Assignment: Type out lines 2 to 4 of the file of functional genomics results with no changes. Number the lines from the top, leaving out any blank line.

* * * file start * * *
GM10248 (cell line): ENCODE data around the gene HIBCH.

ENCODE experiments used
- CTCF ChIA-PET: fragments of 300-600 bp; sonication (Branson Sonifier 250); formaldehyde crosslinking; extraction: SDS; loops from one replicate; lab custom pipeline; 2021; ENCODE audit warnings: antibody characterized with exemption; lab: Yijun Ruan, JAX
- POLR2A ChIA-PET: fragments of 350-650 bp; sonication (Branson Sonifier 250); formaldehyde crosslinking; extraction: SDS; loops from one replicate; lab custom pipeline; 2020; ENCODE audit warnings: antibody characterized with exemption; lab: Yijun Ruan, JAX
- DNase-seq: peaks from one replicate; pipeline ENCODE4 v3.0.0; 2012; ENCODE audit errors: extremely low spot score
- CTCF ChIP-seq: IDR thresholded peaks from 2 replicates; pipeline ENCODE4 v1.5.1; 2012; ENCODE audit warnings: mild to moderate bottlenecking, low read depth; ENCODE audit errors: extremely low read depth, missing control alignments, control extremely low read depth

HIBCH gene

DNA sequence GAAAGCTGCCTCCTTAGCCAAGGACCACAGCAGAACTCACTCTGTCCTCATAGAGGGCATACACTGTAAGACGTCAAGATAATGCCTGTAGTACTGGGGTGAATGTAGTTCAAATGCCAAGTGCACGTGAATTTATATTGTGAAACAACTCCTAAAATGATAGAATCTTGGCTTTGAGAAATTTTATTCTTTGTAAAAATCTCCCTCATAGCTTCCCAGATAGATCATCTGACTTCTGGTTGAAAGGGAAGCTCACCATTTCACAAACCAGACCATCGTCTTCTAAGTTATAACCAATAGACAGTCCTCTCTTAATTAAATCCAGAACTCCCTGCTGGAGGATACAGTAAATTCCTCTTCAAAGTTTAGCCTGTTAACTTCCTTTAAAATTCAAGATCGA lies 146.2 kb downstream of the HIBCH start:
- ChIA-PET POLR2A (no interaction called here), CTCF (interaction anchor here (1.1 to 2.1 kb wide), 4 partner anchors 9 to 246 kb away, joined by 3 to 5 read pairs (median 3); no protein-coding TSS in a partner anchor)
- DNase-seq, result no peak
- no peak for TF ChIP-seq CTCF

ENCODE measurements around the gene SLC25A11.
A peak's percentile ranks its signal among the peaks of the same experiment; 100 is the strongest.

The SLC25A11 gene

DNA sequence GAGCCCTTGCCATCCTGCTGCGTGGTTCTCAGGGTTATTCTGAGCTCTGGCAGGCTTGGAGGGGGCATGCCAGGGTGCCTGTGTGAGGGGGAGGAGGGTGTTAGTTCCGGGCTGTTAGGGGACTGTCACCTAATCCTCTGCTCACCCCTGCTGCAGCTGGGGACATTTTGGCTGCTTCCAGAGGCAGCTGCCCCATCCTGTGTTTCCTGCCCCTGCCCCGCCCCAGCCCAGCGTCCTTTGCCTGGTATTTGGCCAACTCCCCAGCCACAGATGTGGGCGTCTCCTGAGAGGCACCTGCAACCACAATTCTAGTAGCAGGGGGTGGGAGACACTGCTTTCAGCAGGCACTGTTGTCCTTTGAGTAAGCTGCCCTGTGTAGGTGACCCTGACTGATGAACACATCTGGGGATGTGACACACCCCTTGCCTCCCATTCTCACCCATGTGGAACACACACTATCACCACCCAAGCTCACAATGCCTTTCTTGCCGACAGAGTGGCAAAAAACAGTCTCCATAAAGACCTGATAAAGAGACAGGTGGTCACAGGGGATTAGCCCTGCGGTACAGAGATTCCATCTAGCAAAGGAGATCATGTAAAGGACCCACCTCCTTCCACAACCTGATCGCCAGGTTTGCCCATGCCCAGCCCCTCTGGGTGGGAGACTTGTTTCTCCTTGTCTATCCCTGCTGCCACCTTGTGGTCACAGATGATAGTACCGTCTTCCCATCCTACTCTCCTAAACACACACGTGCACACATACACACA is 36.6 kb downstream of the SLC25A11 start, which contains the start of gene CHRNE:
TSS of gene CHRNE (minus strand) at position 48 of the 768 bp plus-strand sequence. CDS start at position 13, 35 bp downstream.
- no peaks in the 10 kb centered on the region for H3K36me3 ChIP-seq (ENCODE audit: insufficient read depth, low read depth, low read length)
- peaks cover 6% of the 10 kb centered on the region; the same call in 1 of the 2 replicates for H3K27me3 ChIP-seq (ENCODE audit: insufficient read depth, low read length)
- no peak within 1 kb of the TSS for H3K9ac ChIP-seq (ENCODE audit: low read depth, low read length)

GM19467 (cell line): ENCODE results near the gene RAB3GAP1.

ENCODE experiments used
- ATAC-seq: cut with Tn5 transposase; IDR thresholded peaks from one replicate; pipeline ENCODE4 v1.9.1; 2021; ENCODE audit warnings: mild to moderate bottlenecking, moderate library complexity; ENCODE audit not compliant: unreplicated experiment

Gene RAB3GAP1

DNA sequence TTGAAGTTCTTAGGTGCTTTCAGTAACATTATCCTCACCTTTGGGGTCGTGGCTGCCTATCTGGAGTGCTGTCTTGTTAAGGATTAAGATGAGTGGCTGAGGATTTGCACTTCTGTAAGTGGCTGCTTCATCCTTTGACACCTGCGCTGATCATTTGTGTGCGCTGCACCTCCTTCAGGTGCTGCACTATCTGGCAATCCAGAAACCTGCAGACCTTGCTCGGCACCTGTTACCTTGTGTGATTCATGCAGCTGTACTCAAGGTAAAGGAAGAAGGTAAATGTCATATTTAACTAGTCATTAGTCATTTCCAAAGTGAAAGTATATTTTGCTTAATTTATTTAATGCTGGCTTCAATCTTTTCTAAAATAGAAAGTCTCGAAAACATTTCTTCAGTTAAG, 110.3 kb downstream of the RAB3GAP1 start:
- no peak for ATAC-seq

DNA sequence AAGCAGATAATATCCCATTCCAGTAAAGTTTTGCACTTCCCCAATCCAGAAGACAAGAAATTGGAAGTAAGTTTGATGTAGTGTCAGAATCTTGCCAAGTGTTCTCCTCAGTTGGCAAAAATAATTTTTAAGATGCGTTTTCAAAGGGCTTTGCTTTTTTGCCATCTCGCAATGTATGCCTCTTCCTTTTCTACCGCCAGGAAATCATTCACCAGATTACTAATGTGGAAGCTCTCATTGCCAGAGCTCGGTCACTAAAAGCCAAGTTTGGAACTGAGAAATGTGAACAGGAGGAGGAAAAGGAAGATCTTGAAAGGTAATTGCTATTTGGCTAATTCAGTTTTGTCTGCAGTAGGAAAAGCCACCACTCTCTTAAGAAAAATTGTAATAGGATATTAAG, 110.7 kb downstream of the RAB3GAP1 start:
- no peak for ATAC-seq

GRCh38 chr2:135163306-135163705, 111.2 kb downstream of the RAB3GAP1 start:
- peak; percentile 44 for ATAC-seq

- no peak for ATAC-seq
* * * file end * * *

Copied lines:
ENCODE experiments used
- CTCF ChIA-PET: fragments of 300-600 bp; sonication (Branson Sonifier 250); formaldehyde crosslinking; extraction: SDS; loops from one replicate; lab custom pipeline; 2021; ENCODE audit warnings: antibody characterized with exemption; lab: Yijun Ruan, JAX
- POLR2A ChIA-PET: fragments of 350-650 bp; sonication (Branson Sonifier 250); formaldehyde crosslinking; extraction: SDS; loops from one replicate; lab custom pipeline; 2020; ENCODE audit warnings: antibody characterized with exemption; lab: Yijun Ruan, JAX